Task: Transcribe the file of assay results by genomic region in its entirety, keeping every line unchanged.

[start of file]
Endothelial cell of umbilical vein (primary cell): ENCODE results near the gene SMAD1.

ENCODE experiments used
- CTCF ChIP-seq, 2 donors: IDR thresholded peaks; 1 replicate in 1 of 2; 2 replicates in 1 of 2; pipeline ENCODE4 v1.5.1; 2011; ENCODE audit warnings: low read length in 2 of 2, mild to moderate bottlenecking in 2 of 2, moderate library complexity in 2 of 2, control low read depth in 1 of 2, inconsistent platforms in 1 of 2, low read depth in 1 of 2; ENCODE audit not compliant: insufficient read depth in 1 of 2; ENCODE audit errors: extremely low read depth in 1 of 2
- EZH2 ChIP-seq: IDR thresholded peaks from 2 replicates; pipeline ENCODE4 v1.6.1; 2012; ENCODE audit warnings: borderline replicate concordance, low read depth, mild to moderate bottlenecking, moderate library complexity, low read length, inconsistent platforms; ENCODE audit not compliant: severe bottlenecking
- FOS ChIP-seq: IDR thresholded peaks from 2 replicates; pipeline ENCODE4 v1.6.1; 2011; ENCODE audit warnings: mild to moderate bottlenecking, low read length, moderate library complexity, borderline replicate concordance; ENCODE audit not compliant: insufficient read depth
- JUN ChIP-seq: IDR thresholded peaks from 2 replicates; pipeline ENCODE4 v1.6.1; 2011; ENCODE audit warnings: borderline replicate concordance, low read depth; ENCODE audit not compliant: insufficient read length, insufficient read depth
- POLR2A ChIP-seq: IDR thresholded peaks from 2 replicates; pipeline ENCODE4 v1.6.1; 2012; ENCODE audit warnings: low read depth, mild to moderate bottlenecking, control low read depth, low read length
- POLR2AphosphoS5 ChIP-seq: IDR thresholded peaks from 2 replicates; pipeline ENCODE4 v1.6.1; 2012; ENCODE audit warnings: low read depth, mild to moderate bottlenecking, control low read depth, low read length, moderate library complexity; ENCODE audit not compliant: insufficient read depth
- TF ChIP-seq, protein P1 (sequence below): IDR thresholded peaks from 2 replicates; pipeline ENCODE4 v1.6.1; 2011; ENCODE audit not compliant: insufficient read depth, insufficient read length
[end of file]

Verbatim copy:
Endothelial cell of umbilical vein (primary cell): ENCODE results near the gene SMAD1.

ENCODE experiments used
- CTCF ChIP-seq, 2 donors: IDR thresholded peaks; 1 replicate in 1 of 2; 2 replicates in 1 of 2; pipeline ENCODE4 v1.5.1; 2011; ENCODE audit warnings: low read length in 2 of 2, mild to moderate bottlenecking in 2 of 2, moderate library complexity in 2 of 2, control low read depth in 1 of 2, inconsistent platforms in 1 of 2, low read depth in 1 of 2; ENCODE audit not compliant: insufficient read depth in 1 of 2; ENCODE audit errors: extremely low read depth in 1 of 2
- EZH2 ChIP-seq: IDR thresholded peaks from 2 replicates; pipeline ENCODE4 v1.6.1; 2012; ENCODE audit warnings: borderline replicate concordance, low read depth, mild to moderate bottlenecking, moderate library complexity, low read length, inconsistent platforms; ENCODE audit not compliant: severe bottlenecking
- FOS ChIP-seq: IDR thresholded peaks from 2 replicates; pipeline ENCODE4 v1.6.1; 2011; ENCODE audit warnings: mild to moderate bottlenecking, low read length, moderate library complexity, borderline replicate concordance; ENCODE audit not compliant: insufficient read depth
- JUN ChIP-seq: IDR thresholded peaks from 2 replicates; pipeline ENCODE4 v1.6.1; 2011; ENCODE audit warnings: borderline replicate concordance, low read depth; ENCODE audit not compliant: insufficient read length, insufficient read depth
- POLR2A ChIP-seq: IDR thresholded peaks from 2 replicates; pipeline ENCODE4 v1.6.1; 2012; ENCODE audit warnings: low read depth, mild to moderate bottlenecking, control low read depth, low read length
- POLR2AphosphoS5 ChIP-seq: IDR thresholded peaks from 2 replicates; pipeline ENCODE4 v1.6.1; 2012; ENCODE audit warnings: low read depth, mild to moderate bottlenecking, control low read depth, low read length, moderate library complexity; ENCODE audit not compliant: insufficient read depth
- TF ChIP-seq, protein P1 (sequence below): IDR thresholded peaks from 2 replicates; pipeline ENCODE4 v1.6.1; 2011; ENCODE audit not compliant: insufficient read depth, insufficient read length